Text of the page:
Most of us learn a foreign language when we are young, but lack of practice makes us believe that we have forgotten it. However, a new study has shown that the "forgotten" language may be more deeply engraved in our minds.
The study suggests that exposing young children to foreign languages, even if they do not continue to speak them, can have a lasting impact on speech perception.
For the study, University of Bristol researchers Jeffrey Bowers, Sven L. Mattys, and Suzanne Gage recruited volunteers who were native English speakers but who had also learned either Hindi or Zulu as kids while living abroad.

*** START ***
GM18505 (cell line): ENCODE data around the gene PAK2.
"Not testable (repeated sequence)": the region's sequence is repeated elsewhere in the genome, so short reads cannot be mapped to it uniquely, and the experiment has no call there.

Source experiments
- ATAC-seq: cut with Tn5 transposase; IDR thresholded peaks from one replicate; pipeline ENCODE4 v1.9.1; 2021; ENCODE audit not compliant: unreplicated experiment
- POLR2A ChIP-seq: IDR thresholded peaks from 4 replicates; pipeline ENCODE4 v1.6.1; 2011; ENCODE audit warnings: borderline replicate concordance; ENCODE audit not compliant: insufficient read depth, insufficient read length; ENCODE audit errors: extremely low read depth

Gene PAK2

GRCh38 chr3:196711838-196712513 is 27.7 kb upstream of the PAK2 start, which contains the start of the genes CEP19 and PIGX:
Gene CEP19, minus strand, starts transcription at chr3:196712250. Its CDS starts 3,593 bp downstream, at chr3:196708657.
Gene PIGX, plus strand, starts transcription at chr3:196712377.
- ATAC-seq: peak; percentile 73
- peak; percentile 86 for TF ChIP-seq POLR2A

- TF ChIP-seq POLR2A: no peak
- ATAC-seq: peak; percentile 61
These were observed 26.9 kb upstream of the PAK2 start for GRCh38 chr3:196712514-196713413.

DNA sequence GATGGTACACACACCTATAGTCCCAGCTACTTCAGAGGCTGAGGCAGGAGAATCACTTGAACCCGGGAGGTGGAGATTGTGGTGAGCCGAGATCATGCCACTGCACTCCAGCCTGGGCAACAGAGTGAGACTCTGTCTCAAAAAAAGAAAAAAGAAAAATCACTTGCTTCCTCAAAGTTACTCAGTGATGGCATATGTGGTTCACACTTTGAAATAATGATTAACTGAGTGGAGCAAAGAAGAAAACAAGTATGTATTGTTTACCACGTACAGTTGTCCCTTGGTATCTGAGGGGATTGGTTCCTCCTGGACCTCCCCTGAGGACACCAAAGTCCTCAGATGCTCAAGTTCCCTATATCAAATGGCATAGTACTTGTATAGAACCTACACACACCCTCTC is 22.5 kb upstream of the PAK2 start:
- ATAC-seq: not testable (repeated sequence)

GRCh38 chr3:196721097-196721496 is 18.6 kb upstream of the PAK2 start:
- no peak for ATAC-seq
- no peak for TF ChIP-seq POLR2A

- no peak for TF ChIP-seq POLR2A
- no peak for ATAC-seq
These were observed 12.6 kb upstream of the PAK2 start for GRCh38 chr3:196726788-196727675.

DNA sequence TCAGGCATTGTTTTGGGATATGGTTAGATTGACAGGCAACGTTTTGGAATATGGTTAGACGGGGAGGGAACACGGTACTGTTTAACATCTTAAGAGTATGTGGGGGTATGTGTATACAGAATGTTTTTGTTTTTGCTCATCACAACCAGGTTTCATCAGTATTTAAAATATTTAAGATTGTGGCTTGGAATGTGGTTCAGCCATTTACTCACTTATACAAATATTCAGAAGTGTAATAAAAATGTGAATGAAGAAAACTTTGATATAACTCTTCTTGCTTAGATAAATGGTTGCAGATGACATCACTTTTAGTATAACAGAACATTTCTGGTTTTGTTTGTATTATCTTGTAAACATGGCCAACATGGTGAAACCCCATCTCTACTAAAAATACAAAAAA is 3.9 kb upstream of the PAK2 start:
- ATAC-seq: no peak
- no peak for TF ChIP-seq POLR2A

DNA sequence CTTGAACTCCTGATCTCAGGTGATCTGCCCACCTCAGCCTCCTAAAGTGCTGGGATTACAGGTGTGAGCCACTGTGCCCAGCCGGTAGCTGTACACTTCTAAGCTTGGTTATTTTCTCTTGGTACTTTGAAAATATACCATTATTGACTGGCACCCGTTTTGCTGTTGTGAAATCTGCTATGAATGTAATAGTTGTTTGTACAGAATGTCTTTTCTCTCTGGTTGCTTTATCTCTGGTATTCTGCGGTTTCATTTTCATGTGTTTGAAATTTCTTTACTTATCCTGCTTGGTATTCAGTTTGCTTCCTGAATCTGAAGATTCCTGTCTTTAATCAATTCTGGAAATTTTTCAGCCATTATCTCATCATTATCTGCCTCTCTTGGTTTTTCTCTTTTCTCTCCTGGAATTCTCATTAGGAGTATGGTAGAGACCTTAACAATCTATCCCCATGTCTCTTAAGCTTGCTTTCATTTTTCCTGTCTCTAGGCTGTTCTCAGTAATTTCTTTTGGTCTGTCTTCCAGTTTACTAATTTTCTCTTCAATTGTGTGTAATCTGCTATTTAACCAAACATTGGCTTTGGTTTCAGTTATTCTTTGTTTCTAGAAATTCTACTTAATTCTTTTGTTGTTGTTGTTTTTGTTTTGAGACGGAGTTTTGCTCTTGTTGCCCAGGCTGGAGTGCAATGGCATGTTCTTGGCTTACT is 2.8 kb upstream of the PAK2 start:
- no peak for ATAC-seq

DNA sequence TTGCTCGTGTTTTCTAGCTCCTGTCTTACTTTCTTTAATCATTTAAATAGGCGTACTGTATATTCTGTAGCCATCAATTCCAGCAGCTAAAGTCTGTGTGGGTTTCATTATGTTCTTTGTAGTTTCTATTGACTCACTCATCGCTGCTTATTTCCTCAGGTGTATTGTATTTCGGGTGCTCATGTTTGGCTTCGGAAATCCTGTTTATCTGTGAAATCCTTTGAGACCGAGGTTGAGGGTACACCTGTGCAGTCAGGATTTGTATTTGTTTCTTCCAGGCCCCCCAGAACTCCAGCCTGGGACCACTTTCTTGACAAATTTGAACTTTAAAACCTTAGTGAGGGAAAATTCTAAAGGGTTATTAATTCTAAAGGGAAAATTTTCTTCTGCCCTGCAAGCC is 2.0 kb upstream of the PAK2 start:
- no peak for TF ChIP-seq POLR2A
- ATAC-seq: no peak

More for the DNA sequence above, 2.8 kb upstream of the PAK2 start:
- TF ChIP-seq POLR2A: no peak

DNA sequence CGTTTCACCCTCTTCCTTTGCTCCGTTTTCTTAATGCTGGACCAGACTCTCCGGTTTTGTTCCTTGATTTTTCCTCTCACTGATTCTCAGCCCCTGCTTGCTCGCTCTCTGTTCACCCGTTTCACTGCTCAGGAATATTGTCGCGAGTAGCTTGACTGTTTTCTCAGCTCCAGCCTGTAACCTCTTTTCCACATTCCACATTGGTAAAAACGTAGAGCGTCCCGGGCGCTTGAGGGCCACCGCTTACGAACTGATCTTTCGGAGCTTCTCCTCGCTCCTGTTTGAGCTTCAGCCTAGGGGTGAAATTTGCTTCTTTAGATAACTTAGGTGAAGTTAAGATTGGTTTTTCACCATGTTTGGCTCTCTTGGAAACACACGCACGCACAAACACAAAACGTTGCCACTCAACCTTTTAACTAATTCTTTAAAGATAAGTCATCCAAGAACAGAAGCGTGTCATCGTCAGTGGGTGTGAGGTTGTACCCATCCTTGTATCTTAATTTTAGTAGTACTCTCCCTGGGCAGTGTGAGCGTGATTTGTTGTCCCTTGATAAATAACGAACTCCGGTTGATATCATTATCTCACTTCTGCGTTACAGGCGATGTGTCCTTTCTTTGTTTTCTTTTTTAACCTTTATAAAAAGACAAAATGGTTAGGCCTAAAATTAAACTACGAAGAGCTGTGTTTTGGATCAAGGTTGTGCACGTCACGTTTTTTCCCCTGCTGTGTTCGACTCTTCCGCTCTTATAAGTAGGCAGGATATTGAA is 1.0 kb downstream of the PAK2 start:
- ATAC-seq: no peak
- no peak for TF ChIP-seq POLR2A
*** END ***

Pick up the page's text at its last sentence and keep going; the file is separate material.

The volunteers were asked to complete a background vocabulary test to see if they remembered any words from the neglected language.
They later trained the participants to differentiate between pairs of phonemes that started Hindi or Zulu words.
It showed that while volunteers showed no memory of the second language in the vocabulary test, they were able to quickly relearn and correctly identify phonemes that were spoken in the neglected language.
"Even if the language is forgotten (or feels this way) after many years of disuse, leftover traces of the early exposure can manifest themselves as an improved ability to relearn the language," said the authors.
The findings appear in Psychological Science, a journal of the Association for Psychological Science.